Rather like falling asleep | Inquirer Opinion
Young Blood

Rather like falling asleep

I couldn’t stop my hands from shaking as I poured the cold milk down the drain. I looked around our messy kitchen, fixed my eyes on the used mugs, utensils, and leftovers.

Leftovers. Those were all there were. In an instant, I knew things wouldn’t be the same again.


Given any day, I would have washed the dirty dishes. But that day, any movement would have left me with nothing but a mirage of dreams. Every part of me, every cell in my body, would no longer remember the taste of air.

I made my way to where she was. I walked with small and careful steps. It took me forever to reach her side and to finally have the courage to look at her. I remembered her eyes—how they disappeared when she smiled, how they froze me on the spot when she was angry, and how I looked for them whenever I was lost in a sea of cold gazes and unfamiliar places.


I pinched my arms with more intensity and vengeance as time passed. I was convinced that if I hurt myself hard enough, I would be jolted awake from that nightmare. But nothing happened. I was still there together with my sisters and my father, who desperately tried to wake her up. He refused to believe what I have slowly and painfully accepted. I looked around me and saw leftovers. This time, it was my family that was what’s left.

I had just turned 18 and I guess life’s way of handing over responsibilities included funeral arrangements. I managed the finances, selected her casket, and decided the final date. Everyone expected me to lead, to know what to do, and to keep everything and everyone in place. I was almost on the brink of breaking down but I held everything in. I couldn’t relax because if I did, I would fall apart and I would never find my way back.

While browsing over the photos for the wake, I realized how little time we had together. I regretted the times I didn’t document the important moments, the times I talked back and played deaf, the times I took her for granted. The photos showed the happy life of a good woman, the woman I will always remember but never truly know. But they still failed to portray how I wanted her to be remembered, or, more to the point, how I wanted my sisters and I to remember her.

I wanted the mother who annoyed me every morning with her shrill voice; the mother who scolded me because I was too lazy to do the laundry; especially the mother who never failed to show how proud she was of me. But it was too late.

The big day came and everyone expected me to break down. There were tears in my eyes, but that was it. I didn’t cry out loud, I didn’t even bargain silently with God. I just watched her disappear together with everything I believed in. I was too exhausted, too drained, to even say goodbye. No words, no matter how poignant or beautiful, could bring her back. I kept still, hoping that the tears and weeping around me were enough to drown the silence inside me.

I don’t know how to describe the feeling of seeing someone you love get buried. Every emotion I tried to evoke couldn’t surface. The void seemed to swallow everything but the pain.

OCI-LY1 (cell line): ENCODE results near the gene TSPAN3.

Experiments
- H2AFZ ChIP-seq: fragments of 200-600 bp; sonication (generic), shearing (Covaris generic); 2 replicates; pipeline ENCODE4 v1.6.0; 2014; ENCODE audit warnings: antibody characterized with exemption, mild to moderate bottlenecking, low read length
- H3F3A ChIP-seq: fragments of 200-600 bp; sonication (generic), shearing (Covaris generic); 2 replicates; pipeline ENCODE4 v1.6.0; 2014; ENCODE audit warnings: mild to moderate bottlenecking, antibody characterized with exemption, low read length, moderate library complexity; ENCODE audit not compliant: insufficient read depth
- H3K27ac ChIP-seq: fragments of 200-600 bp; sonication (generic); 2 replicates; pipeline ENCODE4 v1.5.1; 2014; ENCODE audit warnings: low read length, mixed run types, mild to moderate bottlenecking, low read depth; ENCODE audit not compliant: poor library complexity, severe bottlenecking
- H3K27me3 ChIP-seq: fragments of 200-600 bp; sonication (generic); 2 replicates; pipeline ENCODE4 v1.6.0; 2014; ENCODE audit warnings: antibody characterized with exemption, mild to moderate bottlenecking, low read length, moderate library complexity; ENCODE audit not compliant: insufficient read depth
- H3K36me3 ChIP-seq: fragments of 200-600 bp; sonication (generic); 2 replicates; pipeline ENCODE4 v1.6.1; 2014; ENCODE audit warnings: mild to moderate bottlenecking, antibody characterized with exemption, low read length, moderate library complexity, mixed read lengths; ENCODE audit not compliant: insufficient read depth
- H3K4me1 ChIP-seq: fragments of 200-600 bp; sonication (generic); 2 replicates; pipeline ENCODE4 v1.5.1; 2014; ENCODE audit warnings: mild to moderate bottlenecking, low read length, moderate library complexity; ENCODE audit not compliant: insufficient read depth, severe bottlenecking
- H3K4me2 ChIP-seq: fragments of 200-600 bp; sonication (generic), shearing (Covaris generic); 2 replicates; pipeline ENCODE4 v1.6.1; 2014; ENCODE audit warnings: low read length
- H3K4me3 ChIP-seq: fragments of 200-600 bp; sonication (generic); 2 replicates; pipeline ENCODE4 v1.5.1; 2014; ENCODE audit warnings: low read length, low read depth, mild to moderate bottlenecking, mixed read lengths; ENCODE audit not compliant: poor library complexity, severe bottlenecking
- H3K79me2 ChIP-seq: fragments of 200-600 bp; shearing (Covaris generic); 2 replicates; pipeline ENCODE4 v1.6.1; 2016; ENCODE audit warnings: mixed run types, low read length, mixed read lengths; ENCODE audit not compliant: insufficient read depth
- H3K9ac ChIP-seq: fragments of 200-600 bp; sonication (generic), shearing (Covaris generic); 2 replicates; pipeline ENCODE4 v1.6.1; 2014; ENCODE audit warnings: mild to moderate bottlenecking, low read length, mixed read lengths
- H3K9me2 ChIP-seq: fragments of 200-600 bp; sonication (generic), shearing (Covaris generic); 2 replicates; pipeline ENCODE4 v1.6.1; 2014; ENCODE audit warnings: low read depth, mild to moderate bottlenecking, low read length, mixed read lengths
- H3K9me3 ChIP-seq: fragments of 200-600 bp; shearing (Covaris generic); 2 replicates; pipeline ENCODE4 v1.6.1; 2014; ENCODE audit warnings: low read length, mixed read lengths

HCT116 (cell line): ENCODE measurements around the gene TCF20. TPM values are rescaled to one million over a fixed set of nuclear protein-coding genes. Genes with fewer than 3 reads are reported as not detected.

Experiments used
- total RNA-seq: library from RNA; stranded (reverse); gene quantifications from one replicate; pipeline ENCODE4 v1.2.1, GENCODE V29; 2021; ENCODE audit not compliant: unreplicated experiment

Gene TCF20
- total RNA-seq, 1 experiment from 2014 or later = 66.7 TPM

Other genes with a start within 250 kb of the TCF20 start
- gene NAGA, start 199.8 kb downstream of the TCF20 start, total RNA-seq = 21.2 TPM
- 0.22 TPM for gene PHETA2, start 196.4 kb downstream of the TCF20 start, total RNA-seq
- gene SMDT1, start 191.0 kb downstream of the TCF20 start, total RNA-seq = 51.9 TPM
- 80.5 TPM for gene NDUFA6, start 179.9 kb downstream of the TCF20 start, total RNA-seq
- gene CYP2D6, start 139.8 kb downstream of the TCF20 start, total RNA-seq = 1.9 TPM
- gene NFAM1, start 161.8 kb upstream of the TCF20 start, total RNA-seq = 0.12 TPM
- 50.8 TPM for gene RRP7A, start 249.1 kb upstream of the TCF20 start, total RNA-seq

Is there a word for feeling so much and nothing at the same time? Is there a word for the moment when you realized you had taken a huge leap of faith and landed on the dark cold ground, and not on the other side? Are there words for those moments, for those feelings? Well, if there are, then they are still not enough.


I turned my gaze to the mourners at my mother’s funeral, and I couldn’t help but think about their lives after that moment: They would go home to their families and realize that nothing has changed. They would return to their daily routines, sympathizing with but not really giving much thought about the family who lost everything that day.

I’ve seen many movies featuring bereaved families. I’ve watched how the children grieved but managed to move on. But unlike in movies, I couldn’t skip the time following her death. I couldn’t just say “10 years later” or even “six months later.” I had to live each passing day, unsure what tomorrow would bring.

But here I am four years later. I’m not sure how I got here. I moved on without exactly knowing when and how. It’s like falling asleep: You close your eyes, feel time as it passes by, and you wait. Eventually, you doze off. That’s what happened. I just woke up one day and realized it doesn’t hurt like it used to. I don’t know what day, what month, or what year it was when I finally accepted that she was not coming back. There are days when I feel guilty for feeling okay, but despite everything I’m grateful because she held on and waited until I was strong enough.

I still miss my mama, especially on the happiest days of my life. But after years of nostalgia and bitterness, I have realized that true love is not always about being together. Sometimes, it could also mean embracing what was, what is, and what will be.

Syrine Gladys C. Podadera, 22, graduated magna cum laude and is batch valedictorian of FEU Manila Class of 2016. She says this piece is Part 2 of “I never said goodbye” (Young Blood, 9/22/15; http://opinion.inquirer.net/88734/i-never-said-goodbye).

Stories from the young Filipino

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TAGS: death, falling asleep, Mother, years of nostalgia and bitterness
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